Because of its relatively recent identity as an Italian (Genoan) city, the older part of Nice looks very Italian in the style of the buildings and the churches.

Populations in Nice

Massive changes in its demography happened during the 20th century. First there was a huge migration of poor Italian workers crossing over the border looking for work, then there was a huge influx of Russian immigrants fleeing the Revolution. These are the “white” Russians: largely upper class or aristocratic.

Then in the 1950’s and 1960’s there was a massive influx of ‘pieds noirs” the Europeans who fled a newly independent Algeria where they had lived for several generations (there were approximately 60 000 pieds noirs who arrived in the Nice area).

Nice Today

Nice is known for its Promenade des Anglais, a long boardwalk that stretches 7 km (4 miles) along the beachfront. And Nice is also known for the lovely Old Nice area which includes a section along the seafront and which continues up the hills to the remnants of the ancient fort and some lovely homes and vistas.

In spite of its ancient history, Nice really became “famous” and well known thanks to the English and Russian aristocrats who came to the huge bay of Nice to “take the waters”: to spend time in a healthy climate in the 19th century when bathing finally became a popular thing to do.

Because the bay of Nice is a huge horseshoe shape, and has a sandbar that follows the line of it, it was easy to begin a walkway there. But of course, the famous rich people first built their homes up in the hills where there is a great view of the bay and where is it cooler at night.

There are two famous squares in Nice, one, the oldest, the Place Garibaldi, which is at the northern end of Old Nice, just before it starts to climb into the hills, dates from 1773. The hill there, called Cimiez became the site of some sumptuous homes and hotels including the Alhambra and the Excelsior Regina which was built in 1896 and turned into private apartments in the 1930’s. Before buying a property of his own, the painter Matisse lived at the Excelsior for a while.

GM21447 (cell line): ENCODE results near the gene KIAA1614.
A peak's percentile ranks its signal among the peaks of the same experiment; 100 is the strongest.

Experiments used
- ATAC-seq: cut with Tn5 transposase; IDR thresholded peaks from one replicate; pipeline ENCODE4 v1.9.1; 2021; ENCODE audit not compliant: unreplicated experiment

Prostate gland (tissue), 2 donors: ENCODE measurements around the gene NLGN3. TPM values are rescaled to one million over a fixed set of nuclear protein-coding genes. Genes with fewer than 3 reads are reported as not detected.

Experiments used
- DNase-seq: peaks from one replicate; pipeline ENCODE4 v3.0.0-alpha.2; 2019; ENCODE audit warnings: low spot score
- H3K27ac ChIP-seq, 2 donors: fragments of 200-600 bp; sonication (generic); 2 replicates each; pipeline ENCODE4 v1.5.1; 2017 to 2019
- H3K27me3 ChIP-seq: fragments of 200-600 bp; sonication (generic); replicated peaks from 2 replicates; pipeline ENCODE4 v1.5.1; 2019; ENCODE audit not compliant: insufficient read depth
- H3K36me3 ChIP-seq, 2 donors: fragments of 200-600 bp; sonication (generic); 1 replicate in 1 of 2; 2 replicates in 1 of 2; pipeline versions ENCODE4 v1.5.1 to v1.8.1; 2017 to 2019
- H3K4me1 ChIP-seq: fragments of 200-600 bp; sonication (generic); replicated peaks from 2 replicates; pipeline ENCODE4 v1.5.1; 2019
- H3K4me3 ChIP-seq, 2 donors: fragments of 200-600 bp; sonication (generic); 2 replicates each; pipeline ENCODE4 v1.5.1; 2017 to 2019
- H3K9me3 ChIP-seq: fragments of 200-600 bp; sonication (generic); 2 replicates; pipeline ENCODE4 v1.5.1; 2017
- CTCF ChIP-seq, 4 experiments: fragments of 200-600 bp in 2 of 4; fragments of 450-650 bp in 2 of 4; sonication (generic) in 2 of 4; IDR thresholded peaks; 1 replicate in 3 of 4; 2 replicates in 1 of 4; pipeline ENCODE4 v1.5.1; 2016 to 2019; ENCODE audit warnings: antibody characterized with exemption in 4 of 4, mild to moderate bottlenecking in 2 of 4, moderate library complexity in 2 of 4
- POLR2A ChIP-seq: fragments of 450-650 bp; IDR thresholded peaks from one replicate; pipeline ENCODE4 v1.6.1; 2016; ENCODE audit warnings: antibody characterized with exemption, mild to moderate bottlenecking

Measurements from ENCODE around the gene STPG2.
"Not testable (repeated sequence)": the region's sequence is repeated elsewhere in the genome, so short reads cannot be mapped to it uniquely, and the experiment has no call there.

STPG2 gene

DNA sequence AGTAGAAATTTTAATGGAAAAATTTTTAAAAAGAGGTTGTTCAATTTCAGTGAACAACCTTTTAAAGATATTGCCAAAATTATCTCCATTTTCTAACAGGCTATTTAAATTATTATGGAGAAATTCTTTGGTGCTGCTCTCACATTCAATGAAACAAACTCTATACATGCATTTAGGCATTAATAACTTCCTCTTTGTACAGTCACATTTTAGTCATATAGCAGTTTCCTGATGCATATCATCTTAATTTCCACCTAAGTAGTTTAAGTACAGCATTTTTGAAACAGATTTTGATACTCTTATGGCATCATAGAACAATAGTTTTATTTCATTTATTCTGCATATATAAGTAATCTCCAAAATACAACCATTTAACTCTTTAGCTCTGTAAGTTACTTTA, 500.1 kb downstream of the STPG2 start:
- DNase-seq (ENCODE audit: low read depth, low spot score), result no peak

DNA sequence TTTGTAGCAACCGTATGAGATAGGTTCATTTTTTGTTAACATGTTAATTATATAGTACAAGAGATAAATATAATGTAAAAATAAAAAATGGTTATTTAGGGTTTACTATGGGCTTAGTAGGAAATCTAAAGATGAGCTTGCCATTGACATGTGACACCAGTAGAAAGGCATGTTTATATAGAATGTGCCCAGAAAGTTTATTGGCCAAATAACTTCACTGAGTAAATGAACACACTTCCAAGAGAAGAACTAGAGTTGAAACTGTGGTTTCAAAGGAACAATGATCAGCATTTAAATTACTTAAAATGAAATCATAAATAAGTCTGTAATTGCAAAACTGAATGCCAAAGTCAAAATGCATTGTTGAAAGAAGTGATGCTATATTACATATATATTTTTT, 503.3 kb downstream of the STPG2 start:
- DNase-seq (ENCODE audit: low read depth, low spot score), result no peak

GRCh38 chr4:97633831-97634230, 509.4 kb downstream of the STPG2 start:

The other famous square there is the Place Messina which is on the western edge of the Old City and was first designed in the 1820’s when, under the rule of the King of Sardinia, it was decided to expand and modernize the city. It is a huge, Italianate square with arcades and really is the entry to the ‘new” Nice.

The tramway line was begun there is 1897. At night it is lit up with statues and fountains. From there is it easy to walk to the Promenade.

Now the Promenade des Anglais has many hotels that have kept their original architecture and show just how wealthy the clientele were beginning in the 19th century.

Historical Hotels in Nice

Among the hotels still there are the Hotel West End (1842) the Hotel Westminster (1878) the Negresco, famous for its over the top Neo-Louis 16th architecture (1912) which by the way has been completely restored to its original style, and the Hotel Boscolo Exedia (1913) also recently renovated.

Old Nice

Nice is also the home of the largest Russian Orthodox church outside of Russia thanks to the huge Russian population that still lives there and to some interesting other churches including an Armenian church, a Greek orthodox one and an Italian style baroque synagogue.

Old Nice is a wonderful area to stroll through and where the markets and restaurants are as well. Filled with narrow old streets and ochre-colored buildings, it seems very much like being in Italy.